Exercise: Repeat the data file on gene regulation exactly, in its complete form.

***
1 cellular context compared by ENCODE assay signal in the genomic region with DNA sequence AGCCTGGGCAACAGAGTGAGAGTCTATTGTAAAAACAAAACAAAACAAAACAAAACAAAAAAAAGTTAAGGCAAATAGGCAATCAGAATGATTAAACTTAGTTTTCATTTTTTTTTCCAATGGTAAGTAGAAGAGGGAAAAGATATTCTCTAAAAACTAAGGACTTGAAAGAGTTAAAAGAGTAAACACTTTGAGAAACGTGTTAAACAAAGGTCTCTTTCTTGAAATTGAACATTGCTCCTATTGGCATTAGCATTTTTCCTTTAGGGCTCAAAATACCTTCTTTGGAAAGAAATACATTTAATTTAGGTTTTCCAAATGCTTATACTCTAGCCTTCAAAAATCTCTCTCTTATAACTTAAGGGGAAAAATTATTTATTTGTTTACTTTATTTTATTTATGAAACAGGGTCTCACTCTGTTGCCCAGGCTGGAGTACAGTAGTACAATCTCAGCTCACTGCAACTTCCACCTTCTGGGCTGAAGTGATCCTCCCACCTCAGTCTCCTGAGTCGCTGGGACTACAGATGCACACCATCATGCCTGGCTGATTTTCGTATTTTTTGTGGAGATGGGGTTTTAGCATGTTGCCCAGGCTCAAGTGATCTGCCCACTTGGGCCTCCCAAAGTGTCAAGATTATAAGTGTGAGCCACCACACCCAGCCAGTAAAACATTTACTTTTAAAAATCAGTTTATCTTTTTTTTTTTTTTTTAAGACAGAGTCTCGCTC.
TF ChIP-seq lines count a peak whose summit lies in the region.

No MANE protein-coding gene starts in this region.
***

1 cellular context compared by ENCODE assay signal in the genomic region with DNA sequence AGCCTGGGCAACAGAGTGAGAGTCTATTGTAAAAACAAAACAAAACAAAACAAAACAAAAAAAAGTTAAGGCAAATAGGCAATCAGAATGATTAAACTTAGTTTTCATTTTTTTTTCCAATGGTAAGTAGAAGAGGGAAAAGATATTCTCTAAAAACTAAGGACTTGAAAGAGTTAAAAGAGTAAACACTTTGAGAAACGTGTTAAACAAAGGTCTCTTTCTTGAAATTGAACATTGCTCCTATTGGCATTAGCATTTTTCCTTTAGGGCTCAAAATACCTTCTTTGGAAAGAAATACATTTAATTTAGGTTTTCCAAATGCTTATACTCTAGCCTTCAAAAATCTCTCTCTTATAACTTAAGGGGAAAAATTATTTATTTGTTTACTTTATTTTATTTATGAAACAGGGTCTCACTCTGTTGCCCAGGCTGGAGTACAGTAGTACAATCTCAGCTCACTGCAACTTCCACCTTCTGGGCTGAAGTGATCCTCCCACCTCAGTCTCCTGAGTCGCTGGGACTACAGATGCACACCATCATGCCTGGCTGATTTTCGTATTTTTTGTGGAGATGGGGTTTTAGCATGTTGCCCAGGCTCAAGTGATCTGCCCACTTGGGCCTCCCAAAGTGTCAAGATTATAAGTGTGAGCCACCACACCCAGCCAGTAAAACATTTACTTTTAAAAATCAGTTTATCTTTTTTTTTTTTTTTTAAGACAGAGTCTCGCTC.
TF ChIP-seq lines count a peak whose summit lies in the region.

No MANE protein-coding gene starts in this region.